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Keep Talking and Nobody Explodes: Fluency training via bomb defusal
“Keep Talking and Nobody Explodes” is a hybrid digital-analog cooperative game in which teams race a countdown timer to defuse bombs. The team is split such that a single player, called the defuser, uses a computer to manipulate a simulated bomb only they are allowed to see, while the remaining team members, the “experts,” parse convoluted defusal instructions found in a paper manual and relay the information back to the defuser, all under intense time and accuracy pressure. The design of the game makes it a natural information-gap activity that demands both reading and communicative fluency.
The presenter used Keep Talking and Nobody Explodes in five second-year reading skills classes for science and technology students as part of a study on student perceptions of game-based language learning. Students were assigned to read a graded version of the bomb defusal manual in preparation for classwork, were given two short quizzes on the reading, and played the game in teams in two successive 90 minute classes. In the third class a questionnaire was administered.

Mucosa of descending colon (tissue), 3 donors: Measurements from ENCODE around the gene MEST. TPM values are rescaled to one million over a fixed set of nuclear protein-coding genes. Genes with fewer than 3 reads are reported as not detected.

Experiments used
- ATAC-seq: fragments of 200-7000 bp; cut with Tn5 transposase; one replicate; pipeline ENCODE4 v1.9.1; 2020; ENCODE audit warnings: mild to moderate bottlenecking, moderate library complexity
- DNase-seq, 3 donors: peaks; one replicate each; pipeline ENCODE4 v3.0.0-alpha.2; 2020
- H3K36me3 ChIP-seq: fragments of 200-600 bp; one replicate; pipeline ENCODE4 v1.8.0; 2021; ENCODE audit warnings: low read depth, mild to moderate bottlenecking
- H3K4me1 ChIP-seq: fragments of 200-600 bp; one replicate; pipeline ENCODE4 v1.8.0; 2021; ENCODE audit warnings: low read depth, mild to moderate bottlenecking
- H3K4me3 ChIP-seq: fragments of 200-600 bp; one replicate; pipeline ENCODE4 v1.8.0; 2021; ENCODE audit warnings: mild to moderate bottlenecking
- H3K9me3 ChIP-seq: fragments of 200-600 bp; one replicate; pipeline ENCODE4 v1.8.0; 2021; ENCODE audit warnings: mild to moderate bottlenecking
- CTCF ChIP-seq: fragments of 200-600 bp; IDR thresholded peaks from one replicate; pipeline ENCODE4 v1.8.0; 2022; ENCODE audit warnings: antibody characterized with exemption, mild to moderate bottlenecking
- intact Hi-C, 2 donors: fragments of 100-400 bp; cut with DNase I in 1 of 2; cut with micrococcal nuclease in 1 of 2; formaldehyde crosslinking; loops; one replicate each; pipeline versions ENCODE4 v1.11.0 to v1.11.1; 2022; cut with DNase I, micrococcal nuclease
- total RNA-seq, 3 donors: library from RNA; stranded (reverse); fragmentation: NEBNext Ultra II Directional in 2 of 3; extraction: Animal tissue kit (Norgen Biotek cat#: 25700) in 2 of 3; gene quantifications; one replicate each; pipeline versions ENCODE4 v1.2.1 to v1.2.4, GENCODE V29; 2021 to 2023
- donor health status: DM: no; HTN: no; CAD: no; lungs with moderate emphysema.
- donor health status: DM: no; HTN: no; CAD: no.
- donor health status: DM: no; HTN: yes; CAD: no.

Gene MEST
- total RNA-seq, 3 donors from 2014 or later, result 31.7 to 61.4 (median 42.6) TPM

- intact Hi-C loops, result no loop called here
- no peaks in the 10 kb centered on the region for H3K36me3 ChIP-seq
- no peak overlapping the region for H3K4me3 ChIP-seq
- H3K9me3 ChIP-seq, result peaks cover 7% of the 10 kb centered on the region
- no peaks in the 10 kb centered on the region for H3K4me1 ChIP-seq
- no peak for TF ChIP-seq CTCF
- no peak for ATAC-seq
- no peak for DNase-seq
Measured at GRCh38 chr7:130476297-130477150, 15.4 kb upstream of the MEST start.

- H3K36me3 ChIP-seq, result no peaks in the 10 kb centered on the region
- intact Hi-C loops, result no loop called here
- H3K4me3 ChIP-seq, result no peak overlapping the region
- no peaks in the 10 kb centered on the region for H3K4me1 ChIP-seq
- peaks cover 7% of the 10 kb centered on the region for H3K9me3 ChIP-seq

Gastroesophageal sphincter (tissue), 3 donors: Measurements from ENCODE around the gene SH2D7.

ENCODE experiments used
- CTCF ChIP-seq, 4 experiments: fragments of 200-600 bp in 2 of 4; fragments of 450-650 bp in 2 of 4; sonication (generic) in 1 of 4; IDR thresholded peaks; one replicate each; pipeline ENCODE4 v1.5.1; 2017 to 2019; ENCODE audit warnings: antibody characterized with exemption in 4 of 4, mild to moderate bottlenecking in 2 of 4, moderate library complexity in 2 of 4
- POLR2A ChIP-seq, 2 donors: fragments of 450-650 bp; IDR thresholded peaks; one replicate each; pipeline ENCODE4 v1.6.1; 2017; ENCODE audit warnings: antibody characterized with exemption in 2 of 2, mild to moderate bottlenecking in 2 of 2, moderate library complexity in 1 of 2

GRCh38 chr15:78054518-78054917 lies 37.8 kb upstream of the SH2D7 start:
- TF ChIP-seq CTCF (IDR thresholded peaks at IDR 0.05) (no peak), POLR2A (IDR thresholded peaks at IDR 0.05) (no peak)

This session will begin with a very brief introduction to Game-Based Language Learning and explain the impetus behind the activity, followed by a description of the game and associated materials. The session will wrap up with a brief presentation of the study’s findings, suggestions for using games like “Keep Talking” in the classroom, and participant questions.